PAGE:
Lazaro, Christine and Edwards, Benjamin P., Suitability Obligations Applicable to Securities andAnnuities (May 11, 2015), Practicing Law Institute Securities Arbitration, 2015; St. John's Legal Studies Research Paper No. 15-0024. The foregoing article provides a good discussion of the adviser’s obligations under the suitability doctrine (which the SEC has said forms a small part of a fiduciary’s obligations).

Ensuring Client Understanding.

However, I have observed that most purchasers of EIAs gain little understanding of many of the material facts surrounding these products. A fiduciary advisor possessing a conflict of interest relating to the sale of an equity indexed annuity must not only disclose material facts to the client, but must also ensure client understanding of them. These facts might include (but are not limited to) the following:

1) That the EIA imposes a penalty, similar to a surrender charge, for early withdrawals from the annuity, whether any portion of the funds can be withdrawn from the EIA each year without a penalty, the amount of the surrender charge and when it disappears, and that withdrawals from the EIA are best undertaken at particular points during each contract year.

2) That investments in an EIA are not meant for funds that are likely to be utilized by the client to address short-term financial needs.

3) That the dollar value of the annuity shown on the client’s statement is not the “market value” of the annuity as it relates to the client, but rather the “surrender value” (unless these are separately stated and appropriately marked on each statement).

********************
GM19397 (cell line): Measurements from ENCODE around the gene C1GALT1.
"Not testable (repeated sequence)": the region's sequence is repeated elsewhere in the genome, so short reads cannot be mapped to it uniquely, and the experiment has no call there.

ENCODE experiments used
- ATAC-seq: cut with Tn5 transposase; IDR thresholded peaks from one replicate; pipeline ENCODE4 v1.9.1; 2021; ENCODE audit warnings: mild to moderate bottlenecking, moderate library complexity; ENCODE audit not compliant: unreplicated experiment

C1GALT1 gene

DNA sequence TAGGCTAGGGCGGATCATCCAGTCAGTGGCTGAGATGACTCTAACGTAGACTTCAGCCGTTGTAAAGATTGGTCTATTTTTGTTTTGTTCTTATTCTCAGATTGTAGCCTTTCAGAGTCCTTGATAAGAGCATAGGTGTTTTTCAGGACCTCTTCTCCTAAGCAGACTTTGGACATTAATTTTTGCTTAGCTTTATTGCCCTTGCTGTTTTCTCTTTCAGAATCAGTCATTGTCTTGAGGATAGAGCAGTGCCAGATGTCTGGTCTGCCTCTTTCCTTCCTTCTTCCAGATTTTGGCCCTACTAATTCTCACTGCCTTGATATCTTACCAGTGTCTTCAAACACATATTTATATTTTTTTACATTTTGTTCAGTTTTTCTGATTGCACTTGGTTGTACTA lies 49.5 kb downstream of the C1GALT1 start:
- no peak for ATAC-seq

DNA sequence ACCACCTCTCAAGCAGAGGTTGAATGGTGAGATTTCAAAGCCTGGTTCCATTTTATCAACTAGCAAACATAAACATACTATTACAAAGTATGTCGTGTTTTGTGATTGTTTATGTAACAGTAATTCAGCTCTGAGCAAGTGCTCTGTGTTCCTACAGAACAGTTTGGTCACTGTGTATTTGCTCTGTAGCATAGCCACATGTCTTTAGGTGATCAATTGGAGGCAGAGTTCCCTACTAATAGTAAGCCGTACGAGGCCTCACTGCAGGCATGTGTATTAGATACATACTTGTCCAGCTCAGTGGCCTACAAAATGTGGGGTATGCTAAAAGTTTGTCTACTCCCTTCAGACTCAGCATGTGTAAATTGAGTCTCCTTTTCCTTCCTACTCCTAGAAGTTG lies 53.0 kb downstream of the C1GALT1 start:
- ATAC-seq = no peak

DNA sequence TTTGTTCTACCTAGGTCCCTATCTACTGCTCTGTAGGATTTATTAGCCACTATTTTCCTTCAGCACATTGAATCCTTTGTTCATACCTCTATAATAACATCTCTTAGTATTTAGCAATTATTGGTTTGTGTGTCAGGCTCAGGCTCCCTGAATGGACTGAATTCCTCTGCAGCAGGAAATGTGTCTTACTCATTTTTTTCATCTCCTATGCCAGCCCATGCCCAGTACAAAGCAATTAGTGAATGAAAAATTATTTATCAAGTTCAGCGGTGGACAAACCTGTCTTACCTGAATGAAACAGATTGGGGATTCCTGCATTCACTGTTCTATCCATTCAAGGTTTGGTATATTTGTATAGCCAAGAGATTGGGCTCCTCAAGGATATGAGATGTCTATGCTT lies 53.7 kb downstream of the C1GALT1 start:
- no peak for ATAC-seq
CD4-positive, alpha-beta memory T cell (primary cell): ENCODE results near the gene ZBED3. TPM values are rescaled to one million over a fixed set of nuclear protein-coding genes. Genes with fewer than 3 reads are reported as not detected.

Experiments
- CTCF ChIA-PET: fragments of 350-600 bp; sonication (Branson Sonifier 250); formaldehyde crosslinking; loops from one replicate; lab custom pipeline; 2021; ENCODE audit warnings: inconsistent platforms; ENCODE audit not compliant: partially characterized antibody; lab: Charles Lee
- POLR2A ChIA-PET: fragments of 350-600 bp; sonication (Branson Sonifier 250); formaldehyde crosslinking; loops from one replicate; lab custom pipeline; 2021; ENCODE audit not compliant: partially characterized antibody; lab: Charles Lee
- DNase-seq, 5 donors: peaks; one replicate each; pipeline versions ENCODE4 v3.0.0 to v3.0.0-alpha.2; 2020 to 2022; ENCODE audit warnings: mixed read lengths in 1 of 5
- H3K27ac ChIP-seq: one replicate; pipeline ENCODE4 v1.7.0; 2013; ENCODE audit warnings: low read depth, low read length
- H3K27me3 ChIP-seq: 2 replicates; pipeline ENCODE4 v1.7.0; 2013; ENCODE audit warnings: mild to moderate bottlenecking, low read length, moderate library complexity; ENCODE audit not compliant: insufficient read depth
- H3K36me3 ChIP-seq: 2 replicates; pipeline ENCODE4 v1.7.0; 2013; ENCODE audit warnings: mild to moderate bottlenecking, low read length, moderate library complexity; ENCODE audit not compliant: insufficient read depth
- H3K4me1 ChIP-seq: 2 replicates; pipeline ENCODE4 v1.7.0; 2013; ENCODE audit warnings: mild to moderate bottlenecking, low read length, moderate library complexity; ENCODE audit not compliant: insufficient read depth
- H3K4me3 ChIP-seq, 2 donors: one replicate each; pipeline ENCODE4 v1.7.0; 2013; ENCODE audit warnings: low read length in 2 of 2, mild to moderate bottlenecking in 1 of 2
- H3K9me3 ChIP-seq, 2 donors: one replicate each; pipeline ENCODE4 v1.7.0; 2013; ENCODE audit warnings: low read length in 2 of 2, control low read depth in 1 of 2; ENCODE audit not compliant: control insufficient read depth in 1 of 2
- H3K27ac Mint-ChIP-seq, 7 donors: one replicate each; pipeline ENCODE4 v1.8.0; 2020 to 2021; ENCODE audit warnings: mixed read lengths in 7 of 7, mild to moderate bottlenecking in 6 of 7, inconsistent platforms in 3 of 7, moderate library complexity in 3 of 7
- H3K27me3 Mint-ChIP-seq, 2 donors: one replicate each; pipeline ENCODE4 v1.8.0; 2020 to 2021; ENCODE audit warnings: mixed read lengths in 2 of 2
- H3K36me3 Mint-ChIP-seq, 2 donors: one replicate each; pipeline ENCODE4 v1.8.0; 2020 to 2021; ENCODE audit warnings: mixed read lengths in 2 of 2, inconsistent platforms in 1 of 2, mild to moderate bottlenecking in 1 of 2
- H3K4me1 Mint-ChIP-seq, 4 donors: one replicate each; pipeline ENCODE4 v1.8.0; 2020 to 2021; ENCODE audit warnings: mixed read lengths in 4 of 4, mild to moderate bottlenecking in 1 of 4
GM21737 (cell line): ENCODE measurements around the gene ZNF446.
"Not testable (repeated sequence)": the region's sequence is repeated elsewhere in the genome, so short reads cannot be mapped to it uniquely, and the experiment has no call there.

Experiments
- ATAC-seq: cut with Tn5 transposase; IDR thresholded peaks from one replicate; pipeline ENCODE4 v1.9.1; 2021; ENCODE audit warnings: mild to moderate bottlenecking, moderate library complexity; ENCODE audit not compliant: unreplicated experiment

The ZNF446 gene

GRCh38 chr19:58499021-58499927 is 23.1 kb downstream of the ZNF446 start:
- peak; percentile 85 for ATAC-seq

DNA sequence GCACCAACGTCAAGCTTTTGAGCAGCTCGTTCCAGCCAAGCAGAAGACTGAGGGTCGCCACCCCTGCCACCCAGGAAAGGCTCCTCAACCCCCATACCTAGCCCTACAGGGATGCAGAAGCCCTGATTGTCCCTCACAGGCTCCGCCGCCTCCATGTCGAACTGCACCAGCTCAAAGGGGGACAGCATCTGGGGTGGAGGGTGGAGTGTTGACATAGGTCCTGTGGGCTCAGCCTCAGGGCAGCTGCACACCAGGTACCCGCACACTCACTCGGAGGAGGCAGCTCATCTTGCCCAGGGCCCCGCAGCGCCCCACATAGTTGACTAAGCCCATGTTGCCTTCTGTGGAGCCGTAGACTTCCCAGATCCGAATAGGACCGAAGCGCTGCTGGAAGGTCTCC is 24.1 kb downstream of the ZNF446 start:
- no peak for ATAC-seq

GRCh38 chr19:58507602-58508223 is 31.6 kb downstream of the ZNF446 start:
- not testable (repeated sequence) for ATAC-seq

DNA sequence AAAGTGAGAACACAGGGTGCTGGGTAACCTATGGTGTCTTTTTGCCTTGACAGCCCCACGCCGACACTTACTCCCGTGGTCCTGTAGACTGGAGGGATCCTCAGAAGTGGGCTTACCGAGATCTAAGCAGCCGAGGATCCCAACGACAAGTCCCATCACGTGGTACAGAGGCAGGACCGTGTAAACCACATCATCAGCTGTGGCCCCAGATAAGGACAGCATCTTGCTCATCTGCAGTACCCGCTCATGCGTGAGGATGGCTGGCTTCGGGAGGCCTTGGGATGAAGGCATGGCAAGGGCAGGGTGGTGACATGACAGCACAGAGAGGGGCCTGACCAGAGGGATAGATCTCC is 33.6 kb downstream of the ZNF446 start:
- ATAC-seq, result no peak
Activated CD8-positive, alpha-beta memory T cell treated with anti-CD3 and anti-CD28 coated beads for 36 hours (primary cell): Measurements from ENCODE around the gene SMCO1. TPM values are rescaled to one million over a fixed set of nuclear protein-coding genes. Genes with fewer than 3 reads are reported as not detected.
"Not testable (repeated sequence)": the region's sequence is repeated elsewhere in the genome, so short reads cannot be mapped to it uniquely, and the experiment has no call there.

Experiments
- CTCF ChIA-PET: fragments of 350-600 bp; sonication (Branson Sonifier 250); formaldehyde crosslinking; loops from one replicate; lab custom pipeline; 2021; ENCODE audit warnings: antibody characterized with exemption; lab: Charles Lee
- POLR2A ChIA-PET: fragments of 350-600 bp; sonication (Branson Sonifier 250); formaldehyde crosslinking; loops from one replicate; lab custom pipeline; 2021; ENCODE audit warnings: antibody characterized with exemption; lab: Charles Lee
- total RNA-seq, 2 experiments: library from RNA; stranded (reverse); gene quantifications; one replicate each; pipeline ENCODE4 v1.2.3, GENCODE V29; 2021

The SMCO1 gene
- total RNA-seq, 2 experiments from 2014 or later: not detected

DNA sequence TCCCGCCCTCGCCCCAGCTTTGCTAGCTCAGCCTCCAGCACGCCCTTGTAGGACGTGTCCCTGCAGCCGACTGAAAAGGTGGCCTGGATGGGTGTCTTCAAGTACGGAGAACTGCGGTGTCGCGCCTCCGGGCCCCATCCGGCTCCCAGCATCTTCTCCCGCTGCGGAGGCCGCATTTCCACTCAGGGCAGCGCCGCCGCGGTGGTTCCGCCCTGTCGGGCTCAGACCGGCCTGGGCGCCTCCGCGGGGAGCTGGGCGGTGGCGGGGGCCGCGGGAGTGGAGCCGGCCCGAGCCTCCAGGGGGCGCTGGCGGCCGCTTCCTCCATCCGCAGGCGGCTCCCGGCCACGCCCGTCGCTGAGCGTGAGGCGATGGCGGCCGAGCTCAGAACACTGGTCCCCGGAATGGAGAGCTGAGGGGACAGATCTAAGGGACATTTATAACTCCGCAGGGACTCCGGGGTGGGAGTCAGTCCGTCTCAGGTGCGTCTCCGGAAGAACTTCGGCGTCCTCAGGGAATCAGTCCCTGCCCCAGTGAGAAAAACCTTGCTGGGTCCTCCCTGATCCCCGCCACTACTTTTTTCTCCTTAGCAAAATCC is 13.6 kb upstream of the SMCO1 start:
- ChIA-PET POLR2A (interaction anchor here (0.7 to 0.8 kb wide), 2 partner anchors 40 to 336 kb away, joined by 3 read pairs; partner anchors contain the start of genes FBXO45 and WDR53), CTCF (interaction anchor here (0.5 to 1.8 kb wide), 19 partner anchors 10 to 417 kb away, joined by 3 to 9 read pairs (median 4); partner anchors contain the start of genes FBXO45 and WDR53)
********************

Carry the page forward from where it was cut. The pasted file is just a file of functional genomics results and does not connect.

4) That the amount of the credit provided to the client during any period for index returns during each period does not include dividends which would have been received by an index fund tied to that index and which would otherwise have been be reinvested in that index; how the dividend rates for the index have fluctuated over time; the current dividend rate for the index; and if in the future dividend payout rates are higher due to changes in U.S. federal income tax policy, or due to other factors (such as shareholder demand for payment of dividends, versus retention thereof), the percentage of index total returns the client receives could be significantly impaired by the fact of the exclusion of dividends.